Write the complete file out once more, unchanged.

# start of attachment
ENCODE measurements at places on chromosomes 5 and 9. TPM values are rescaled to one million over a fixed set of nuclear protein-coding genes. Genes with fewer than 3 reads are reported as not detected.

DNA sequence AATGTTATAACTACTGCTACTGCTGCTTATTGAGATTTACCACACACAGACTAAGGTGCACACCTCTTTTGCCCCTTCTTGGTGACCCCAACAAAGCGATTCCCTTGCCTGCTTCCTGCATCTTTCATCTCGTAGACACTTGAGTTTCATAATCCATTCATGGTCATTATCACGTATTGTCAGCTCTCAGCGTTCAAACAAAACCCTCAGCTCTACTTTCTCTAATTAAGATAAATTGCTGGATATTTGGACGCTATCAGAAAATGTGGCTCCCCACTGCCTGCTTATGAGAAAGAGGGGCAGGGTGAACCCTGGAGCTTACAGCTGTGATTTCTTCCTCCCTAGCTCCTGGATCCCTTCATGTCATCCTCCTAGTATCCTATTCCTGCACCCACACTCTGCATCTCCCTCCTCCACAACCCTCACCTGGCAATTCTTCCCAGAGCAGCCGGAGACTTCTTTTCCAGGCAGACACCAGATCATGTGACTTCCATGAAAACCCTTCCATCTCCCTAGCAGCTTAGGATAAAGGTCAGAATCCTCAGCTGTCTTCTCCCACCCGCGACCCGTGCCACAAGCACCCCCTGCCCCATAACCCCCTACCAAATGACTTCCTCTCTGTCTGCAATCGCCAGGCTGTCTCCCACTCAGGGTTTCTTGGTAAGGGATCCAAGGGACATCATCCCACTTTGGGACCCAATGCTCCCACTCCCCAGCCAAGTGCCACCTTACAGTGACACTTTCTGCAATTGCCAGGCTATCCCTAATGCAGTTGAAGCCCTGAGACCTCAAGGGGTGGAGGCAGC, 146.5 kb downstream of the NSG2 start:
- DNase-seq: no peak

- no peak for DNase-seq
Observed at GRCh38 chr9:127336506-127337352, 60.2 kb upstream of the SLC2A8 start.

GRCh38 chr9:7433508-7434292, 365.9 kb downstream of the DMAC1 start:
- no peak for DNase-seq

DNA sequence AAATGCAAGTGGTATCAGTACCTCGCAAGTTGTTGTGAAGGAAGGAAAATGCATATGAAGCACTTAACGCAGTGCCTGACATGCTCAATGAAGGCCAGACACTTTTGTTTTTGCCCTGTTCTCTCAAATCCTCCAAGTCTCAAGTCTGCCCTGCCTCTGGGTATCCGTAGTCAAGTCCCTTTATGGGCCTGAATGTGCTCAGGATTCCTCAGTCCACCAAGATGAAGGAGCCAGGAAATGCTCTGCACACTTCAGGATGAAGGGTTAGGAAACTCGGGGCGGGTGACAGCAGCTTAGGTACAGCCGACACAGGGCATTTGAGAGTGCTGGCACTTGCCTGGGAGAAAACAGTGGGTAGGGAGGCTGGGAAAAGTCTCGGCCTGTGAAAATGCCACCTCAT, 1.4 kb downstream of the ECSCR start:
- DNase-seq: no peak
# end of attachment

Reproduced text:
ENCODE measurements at places on chromosomes 5 and 9. TPM values are rescaled to one million over a fixed set of nuclear protein-coding genes. Genes with fewer than 3 reads are reported as not detected.

DNA sequence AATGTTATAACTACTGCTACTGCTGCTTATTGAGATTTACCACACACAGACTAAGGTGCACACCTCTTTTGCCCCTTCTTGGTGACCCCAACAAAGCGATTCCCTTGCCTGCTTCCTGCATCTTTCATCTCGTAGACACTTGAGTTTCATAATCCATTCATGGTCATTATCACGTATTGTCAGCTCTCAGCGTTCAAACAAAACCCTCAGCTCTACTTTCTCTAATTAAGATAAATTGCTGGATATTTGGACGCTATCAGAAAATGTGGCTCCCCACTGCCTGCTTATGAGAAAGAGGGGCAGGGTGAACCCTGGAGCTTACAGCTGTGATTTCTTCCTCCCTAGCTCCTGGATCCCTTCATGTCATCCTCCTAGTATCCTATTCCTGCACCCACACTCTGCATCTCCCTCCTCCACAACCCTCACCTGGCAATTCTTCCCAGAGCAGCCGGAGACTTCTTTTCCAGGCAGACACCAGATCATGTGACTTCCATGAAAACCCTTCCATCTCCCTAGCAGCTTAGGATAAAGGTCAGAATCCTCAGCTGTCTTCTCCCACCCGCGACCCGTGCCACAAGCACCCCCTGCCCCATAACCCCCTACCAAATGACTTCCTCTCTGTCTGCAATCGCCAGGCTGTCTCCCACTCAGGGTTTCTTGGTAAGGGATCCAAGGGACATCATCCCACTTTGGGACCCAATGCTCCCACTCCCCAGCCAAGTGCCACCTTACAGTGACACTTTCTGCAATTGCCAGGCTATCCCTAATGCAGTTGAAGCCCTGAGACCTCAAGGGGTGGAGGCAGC, 146.5 kb downstream of the NSG2 start:
- DNase-seq: no peak

- no peak for DNase-seq
Observed at GRCh38 chr9:127336506-127337352, 60.2 kb upstream of the SLC2A8 start.

GRCh38 chr9:7433508-7434292, 365.9 kb downstream of the DMAC1 start:
- no peak for DNase-seq

DNA sequence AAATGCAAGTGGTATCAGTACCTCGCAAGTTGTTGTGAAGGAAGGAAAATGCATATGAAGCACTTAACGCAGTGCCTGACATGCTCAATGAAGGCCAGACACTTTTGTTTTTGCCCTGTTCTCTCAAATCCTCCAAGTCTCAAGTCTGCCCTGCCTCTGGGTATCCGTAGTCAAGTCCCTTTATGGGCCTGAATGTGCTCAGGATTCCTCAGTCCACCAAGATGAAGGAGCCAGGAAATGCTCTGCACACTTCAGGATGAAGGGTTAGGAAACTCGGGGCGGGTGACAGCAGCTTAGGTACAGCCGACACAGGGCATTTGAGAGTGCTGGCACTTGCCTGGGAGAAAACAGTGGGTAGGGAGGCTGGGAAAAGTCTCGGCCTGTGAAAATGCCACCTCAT, 1.4 kb downstream of the ECSCR start:
- DNase-seq: no peak